International angiology : a journal of the International Union of Angiology

Statins reduce levels of metalloproteinases in patients with carotid occlusive disease.

PMID 25491403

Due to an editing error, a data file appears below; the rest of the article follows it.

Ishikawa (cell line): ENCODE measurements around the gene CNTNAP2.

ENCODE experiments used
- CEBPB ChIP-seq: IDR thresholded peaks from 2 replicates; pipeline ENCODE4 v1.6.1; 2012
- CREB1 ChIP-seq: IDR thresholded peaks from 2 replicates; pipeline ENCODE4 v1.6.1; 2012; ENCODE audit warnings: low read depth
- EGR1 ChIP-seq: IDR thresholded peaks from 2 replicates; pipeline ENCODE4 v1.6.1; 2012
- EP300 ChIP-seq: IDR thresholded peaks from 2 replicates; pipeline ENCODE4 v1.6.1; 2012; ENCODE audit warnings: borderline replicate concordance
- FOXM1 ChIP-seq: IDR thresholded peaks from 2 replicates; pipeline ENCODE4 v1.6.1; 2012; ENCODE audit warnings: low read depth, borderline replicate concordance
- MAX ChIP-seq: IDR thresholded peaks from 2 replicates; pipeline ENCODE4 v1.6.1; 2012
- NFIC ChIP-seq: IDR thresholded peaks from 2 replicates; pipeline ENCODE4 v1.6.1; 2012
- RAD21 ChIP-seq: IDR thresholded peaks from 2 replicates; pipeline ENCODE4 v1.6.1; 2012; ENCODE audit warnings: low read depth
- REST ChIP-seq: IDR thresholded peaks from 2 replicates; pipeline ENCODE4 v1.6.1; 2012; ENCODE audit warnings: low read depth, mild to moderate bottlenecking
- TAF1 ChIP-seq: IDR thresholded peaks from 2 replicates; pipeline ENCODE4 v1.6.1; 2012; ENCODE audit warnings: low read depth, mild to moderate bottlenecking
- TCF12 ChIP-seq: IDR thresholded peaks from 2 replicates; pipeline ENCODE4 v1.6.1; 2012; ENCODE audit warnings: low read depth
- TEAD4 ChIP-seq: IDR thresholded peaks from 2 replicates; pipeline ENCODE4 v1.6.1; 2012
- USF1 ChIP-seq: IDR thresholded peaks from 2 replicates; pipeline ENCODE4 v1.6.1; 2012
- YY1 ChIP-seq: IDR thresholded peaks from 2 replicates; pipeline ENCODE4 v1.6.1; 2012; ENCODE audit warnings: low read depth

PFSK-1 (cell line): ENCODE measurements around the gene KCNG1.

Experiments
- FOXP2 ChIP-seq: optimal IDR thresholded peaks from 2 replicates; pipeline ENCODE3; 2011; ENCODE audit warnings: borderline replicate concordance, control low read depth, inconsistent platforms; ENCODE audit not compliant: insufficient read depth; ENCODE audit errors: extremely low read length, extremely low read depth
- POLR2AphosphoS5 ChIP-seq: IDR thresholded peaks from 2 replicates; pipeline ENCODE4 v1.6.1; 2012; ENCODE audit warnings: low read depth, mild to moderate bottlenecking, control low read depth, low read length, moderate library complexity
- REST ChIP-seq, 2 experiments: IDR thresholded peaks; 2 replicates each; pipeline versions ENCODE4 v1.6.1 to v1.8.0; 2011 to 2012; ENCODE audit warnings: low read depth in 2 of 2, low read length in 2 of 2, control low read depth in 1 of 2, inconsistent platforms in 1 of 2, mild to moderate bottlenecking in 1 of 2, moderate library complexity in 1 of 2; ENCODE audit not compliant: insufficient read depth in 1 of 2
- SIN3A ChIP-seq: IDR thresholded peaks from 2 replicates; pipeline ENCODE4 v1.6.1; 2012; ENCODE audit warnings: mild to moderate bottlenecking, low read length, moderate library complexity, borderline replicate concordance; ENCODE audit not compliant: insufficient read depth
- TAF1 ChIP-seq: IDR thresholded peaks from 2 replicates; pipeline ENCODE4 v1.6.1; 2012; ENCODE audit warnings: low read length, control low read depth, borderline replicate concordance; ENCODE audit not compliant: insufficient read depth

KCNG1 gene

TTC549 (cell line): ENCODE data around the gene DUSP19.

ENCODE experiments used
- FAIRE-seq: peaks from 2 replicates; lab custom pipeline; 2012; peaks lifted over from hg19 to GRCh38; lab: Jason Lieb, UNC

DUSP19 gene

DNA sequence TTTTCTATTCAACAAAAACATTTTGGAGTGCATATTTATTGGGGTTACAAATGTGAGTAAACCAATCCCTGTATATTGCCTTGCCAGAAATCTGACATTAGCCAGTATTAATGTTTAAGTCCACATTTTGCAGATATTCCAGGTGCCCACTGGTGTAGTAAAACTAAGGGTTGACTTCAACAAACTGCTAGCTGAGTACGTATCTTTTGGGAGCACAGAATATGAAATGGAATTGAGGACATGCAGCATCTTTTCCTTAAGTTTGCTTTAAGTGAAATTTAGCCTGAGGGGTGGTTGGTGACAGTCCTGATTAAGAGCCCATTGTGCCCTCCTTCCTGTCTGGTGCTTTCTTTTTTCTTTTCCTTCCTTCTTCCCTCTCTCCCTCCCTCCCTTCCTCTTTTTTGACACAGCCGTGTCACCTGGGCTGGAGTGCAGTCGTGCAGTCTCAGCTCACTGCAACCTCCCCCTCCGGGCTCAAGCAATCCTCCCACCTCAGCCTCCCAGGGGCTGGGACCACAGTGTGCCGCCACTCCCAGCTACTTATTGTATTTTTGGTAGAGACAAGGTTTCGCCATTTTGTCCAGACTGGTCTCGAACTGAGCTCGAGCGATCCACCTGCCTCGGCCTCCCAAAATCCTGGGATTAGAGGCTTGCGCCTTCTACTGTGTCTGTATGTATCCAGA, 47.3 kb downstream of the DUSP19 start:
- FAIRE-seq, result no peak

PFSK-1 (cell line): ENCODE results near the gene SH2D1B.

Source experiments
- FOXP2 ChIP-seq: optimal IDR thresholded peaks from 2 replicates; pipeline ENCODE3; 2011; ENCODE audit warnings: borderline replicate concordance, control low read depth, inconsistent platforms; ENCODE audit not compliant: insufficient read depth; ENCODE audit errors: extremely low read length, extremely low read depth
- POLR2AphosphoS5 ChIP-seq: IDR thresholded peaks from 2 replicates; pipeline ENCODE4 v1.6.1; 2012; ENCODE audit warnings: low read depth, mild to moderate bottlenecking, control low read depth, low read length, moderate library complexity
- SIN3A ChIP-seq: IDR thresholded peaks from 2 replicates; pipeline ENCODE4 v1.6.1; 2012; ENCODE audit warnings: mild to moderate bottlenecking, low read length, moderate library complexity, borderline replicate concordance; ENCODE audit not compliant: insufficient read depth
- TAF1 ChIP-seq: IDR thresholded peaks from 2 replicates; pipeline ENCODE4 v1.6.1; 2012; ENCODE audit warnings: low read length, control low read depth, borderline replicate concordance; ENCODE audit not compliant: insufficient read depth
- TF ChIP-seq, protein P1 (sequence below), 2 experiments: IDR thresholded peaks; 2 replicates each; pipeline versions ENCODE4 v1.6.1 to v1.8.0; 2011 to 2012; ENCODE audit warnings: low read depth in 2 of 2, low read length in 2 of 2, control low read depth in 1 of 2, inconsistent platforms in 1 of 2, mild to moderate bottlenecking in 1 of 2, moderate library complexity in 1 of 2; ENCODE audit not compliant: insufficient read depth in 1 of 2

Pharmaceutical stabilization of an unstable low-grade carotid artery stenosis delays surgery and improve outcome. Statins can be used to reduce intimal media thickness. Our aim was to determine the clinical and biological effects of rosuvastatin on plaque stabilization or regression. Forty-two consecutive male patients presenting with an asymptomatic internal carotid artery plaque uniformly anechogenic (group 1) 40-50% lumen diameter reduction formed the basis of the study. A group of 35 patients affected with a uniformly echogenic carotid artery stenosis (40-50%) served as control (group 2). Patients were followed-up every 8-month for 2 years with B-mode ultrasonography and color imaging. A computed tomography angiography (CTA) was performed before the initiation of the study period and at the end to confirm plaque characteristics and the degree of stenosis. Ticlopidine (250 mg/day) and rosuvastatin (10 mg/day) were administered. One blood sample was drawn at every control to assess the release of matrix metallopoteinases (MMPs)-1, -2, -3, -9, tissue inhibitors of metalloproteinases (TIMPs)-1 and -2. After the administration of rosuvastatin plasma level of MMP-1, -2, -3 and -9 significantly decreased in both groups (P<0.001). Conversely, plasma level of TIMP-1 and -2 significantly increased in both groups (P<0.001). B-mode ultrasonography and color imaging and CTA failed to demonstrate a stabilization or regression of uniformly anehogenic carotid plaque during follow-up. Rosuvastatin decreases the plasma level of MMPs and increases those of TIMPs. However, neither progression nor stabilization of low-grade unstable carotid plaques was seen.